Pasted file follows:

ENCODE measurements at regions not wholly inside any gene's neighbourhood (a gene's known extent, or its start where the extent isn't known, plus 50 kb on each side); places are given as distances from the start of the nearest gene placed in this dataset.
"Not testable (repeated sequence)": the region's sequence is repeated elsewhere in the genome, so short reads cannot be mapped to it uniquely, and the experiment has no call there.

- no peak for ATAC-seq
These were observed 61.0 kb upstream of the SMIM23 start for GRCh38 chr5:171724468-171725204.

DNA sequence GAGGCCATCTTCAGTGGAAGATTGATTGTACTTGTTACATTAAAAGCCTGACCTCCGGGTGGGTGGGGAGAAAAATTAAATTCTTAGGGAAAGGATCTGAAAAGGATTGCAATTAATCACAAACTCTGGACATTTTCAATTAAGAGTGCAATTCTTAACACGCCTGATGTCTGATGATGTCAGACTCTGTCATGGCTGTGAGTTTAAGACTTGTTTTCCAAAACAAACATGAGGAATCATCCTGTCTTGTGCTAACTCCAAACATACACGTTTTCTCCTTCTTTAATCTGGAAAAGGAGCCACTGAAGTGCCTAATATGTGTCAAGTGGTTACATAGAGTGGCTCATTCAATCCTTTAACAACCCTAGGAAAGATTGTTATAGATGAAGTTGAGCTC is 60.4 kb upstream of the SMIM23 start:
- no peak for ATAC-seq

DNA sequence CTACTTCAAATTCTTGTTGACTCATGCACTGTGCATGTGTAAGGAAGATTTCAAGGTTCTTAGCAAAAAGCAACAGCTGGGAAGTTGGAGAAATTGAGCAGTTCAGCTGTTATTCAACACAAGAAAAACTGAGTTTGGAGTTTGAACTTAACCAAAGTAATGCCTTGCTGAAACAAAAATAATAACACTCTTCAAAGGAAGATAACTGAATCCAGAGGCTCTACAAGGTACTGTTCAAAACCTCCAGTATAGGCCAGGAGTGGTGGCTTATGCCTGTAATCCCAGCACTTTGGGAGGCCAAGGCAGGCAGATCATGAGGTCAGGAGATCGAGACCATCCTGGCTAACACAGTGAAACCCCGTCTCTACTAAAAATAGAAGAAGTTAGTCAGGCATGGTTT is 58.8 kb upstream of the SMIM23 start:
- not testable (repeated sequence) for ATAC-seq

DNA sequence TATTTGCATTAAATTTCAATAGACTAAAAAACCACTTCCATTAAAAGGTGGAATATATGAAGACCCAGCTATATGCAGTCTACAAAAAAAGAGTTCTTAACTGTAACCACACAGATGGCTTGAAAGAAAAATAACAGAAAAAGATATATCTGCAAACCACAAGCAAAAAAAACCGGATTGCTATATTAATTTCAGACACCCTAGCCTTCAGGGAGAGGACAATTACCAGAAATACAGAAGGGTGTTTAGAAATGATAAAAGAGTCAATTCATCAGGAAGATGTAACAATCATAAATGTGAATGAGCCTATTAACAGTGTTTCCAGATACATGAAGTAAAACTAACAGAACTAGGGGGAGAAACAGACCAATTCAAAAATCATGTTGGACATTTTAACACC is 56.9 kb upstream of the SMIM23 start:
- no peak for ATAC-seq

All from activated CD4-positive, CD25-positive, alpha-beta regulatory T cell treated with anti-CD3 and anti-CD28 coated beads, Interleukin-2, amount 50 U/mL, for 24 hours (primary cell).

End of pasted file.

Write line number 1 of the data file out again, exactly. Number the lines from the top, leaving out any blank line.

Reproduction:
ENCODE measurements at regions not wholly inside any gene's neighbourhood (a gene's known extent, or its start where the extent isn't known, plus 50 kb on each side); places are given as distances from the start of the nearest gene placed in this dataset.